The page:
Penetration Test Requirements of Microsoft 365 App Compliance Program

Participating in the Microsoft 365 Certification App Compliance Program for Microsoft Teams applications, Sharepoint Apps/Add-ins, Office Add-ins and WebApps requires performing a penetration test. In the Initial Document Submission a company needs to submit supporting documentation and evidence. Besides other topics, a Penetration Testing Report is required. A penetration testing report completed within the last 12 months. This report must include the pentest of the live environment that supports the deployment of the app along with any additional environment that supports the operation of the app. If segmentation controls are in place, these must also be validated.

The pentest requirements by Microsoft are:

  • Every 12 months application and infrastructure pentesting must take place annually.
  • These Tests are conducted by a reputable independent company.
  • Remediation of identified critical and high-risk vulnerabilities must be completed within one month after the pentest report.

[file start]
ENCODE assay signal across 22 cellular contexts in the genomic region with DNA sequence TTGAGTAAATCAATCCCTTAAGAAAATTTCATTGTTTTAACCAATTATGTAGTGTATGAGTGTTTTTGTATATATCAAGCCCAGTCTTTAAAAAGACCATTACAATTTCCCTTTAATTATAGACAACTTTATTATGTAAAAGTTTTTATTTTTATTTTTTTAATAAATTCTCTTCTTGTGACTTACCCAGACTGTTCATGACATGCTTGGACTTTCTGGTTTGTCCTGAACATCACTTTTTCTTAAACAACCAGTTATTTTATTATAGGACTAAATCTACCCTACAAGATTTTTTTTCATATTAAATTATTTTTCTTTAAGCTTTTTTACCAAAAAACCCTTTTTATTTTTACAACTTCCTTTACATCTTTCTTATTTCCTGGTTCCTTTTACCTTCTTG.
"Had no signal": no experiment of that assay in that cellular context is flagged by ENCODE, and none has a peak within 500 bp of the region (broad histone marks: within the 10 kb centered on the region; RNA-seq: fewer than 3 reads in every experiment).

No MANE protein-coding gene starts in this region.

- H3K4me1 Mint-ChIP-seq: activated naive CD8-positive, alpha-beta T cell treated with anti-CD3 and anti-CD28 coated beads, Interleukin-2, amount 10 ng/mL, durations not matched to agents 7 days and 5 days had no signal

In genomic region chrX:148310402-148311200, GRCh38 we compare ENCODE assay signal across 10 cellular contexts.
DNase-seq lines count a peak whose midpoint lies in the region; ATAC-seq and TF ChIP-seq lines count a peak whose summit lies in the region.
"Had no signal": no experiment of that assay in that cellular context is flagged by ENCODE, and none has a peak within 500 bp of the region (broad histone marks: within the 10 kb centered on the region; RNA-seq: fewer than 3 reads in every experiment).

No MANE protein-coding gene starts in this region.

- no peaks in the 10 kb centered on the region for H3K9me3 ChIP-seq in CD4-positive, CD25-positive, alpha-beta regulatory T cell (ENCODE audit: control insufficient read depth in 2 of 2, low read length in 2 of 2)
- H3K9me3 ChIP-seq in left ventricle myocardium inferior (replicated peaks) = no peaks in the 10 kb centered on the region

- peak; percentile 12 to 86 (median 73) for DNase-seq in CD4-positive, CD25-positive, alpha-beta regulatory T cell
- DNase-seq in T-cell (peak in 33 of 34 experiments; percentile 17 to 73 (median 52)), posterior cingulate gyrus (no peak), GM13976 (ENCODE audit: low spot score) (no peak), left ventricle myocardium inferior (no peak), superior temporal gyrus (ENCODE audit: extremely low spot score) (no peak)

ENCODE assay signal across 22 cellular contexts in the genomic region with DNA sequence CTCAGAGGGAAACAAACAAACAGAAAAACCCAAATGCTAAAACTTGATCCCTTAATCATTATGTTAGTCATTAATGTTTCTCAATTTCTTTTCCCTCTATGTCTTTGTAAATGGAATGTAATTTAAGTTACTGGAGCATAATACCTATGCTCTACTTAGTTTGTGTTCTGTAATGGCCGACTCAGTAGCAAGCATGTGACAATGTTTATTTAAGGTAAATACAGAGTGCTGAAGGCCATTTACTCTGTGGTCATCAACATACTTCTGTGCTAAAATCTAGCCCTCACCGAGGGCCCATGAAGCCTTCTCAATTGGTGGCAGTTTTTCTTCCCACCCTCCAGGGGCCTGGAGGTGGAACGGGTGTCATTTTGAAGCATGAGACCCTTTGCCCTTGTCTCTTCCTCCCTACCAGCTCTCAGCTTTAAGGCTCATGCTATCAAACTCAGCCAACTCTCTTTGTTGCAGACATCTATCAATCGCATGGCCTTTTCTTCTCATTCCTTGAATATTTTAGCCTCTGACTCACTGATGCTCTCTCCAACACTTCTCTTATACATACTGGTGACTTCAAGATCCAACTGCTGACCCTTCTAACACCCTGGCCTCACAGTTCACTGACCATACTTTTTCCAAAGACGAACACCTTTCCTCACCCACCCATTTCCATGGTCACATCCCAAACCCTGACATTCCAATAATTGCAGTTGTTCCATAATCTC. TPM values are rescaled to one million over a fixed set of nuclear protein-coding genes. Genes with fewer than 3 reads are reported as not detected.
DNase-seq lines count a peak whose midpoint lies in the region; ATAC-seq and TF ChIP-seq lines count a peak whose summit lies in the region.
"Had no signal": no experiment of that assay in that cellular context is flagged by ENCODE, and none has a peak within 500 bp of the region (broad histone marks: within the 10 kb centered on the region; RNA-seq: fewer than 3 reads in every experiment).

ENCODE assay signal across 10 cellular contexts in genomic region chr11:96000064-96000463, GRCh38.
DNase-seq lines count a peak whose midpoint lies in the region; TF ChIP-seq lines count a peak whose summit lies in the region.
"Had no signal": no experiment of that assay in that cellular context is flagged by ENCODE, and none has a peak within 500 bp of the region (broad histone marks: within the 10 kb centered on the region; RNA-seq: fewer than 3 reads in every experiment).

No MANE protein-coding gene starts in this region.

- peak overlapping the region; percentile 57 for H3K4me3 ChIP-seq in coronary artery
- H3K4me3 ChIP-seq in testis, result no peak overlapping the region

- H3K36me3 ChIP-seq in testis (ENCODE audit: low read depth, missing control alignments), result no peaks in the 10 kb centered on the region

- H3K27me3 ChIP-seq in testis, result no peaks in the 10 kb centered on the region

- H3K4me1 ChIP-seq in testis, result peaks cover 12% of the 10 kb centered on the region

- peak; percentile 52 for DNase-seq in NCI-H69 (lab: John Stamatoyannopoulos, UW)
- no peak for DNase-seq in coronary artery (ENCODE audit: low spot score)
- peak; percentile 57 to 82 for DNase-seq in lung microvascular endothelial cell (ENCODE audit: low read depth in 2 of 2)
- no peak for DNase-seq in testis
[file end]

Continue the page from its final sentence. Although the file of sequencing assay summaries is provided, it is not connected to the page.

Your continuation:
• The full external attack surface (IP Addresses, URLs, API Endpoints, etc.) must be included within the scope of penetration testing and must be documented within the penetration testing report.
  • Web application penetration testing must include all typical vulnerability classes; for example, the most current OWASP Top 10 or SANS Top 25 CWE.
  • Retesting of identified vulnerabilities by the penetration testing company is not required — remediation and self-review is sufficient however, adequate evidence to demonstrate sufficient remediation must be provided during the assessment. Retesting of identified vulnerabilities are nevertheless best practice in information security.
  • Penetration testing reports will be reviewed to ensure there are no vulnerabilities that meet the following automatic failure criteria:
    • Unsupported operating system
    • Default, enumerable, or guessable administrative accounts.
    • SQL injection risks
    • XSS
    • Directory traversal (file path) vulnerabilities.
    • Typical HTTP vulnerabilities, e.g., Header response splitting, Request smuggling, and Desync attacks
    • Source code disclosure (including LFI)
    • Any critical or high score as defined by the CVSS patch management guidelines.
    • Any significant technical vulnerability which can be readily exploited to compromise a large amount of EUII or OUI

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